Comparing your relationship to a car may not be romantic, but it can help it stay on the right course. Would you expect your car to keep running without regular servicing, fuel and some tender loving care? Of course not! Whether you are enjoying that new relationship smell or it’s old, reliable and comfortable, a tune up is always going to help things run more smoothly.
Licensed clinical social worker Elizabeth Herman LCSW, MSW recommends regularly checking in with your partner whether you think there’s a problem or not because it can prevent crisis along the road.
- Make a practice of checking in with your partner to see how things are going. Talk over intimacy and expectations to foster good communications.
“This isn’t necessarily an easy thing to do, but checking in regularly doesn’t have to be intense,” Herman said. “If you make a habit of it, it becomes normal.” She recommends couples set a time for this each week, so they can review what has happened. It’s a good way to stop problems escalating. “Some people might think saying something negative is a failing, but if it’s part of your relationship tune up it just becomes part of your regular thought process,” she said.Herman says counseling can help couples learn how to do this successfully.
“Coaching on conflict resolution can help you achieve a better result because partners feel less threatened,” she added.
- Take time to discuss future goals.
New Year isn’t the only time to make resolutions. Make plans together as each season changes. Make sure you talk over big decisions, don’t just make assumptions. Don’t assume your partner is on the same page about when you might have a baby, for example. Planning ahead can take away a lot of anxiety.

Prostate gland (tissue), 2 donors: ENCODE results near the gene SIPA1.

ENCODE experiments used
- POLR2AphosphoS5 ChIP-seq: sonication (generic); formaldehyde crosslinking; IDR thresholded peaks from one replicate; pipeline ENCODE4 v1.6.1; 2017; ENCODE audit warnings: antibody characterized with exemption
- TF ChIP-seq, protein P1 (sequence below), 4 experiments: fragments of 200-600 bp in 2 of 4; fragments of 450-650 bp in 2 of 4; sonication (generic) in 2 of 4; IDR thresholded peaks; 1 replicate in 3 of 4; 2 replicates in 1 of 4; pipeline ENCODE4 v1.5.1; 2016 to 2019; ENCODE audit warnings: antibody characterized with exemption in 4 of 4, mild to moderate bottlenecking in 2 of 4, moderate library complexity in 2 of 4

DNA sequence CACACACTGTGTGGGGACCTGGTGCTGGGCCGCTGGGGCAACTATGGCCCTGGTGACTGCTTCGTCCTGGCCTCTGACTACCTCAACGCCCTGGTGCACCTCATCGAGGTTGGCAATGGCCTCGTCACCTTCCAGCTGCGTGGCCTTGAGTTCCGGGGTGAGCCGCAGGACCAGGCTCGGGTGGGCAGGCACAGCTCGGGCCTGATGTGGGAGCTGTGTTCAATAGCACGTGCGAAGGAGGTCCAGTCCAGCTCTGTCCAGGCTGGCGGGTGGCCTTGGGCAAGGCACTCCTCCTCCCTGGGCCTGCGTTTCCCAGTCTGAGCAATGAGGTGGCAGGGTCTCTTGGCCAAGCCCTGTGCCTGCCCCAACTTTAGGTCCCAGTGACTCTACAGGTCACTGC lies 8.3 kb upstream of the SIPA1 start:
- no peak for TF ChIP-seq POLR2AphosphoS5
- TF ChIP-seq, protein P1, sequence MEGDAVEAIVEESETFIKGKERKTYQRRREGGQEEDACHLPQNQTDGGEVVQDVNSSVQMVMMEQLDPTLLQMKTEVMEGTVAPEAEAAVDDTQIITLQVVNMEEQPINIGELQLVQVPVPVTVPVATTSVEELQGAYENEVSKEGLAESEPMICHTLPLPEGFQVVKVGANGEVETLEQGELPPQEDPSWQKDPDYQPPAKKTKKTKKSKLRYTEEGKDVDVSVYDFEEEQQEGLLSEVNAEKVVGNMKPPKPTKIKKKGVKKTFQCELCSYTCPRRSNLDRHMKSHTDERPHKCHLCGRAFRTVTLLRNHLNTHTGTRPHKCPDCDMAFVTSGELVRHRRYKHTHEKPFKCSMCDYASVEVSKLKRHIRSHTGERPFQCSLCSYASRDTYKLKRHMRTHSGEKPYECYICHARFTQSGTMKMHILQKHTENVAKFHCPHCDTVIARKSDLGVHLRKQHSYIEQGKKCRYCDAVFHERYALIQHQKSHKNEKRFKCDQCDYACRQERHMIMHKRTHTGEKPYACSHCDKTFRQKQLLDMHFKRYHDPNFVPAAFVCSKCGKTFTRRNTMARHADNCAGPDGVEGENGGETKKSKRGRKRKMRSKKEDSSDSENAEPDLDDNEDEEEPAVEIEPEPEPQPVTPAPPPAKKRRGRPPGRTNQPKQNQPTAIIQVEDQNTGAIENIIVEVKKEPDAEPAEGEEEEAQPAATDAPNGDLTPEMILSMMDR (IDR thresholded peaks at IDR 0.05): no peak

- Manage any conflicts carefully. Set aside a time to talk about any concerns.
“Some people may say that fighting is just part of a relationship, but resolving issues is a good way of tuning it up,” Herman says. “If you’re not able to resolve an issue a neutral third party, like a counselor, can be helpful to teach new styles.”
- Plan fun.
In newer relationships the chances are you are always planning to do something fun on date night but over time this can peter out for those in long term relationships. “It’s so easy to get into patterns and routines you don’t always give thought to the fun things,” Herman said. “Think about the activities you used to enjoy together. If you’re not sharing fun activities it can make it harder to weather tough times.”Couples should remember to take care of themselves as individuals too.
“It’s equally important,” Herman said. “It depends on the personality of the couple of course, but having fun separately as well as together can be very important to a good relationship.”
Following the advice of your relationship GPS should help you navigate any bumps in the road, but never be afraid to ask for help along the way. You don’t have to wait until you break down!